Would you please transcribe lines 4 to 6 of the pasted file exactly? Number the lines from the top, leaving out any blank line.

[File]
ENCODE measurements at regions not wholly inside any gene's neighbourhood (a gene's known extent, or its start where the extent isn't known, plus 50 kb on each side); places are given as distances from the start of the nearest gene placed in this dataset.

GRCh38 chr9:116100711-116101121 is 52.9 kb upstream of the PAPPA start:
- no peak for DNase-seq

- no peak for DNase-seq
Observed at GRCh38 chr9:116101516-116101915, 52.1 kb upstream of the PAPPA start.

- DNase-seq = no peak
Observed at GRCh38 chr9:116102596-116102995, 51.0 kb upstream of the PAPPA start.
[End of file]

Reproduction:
- no peak for DNase-seq
Observed at GRCh38 chr9:116101516-116101915, 52.1 kb upstream of the PAPPA start.

- DNase-seq = no peak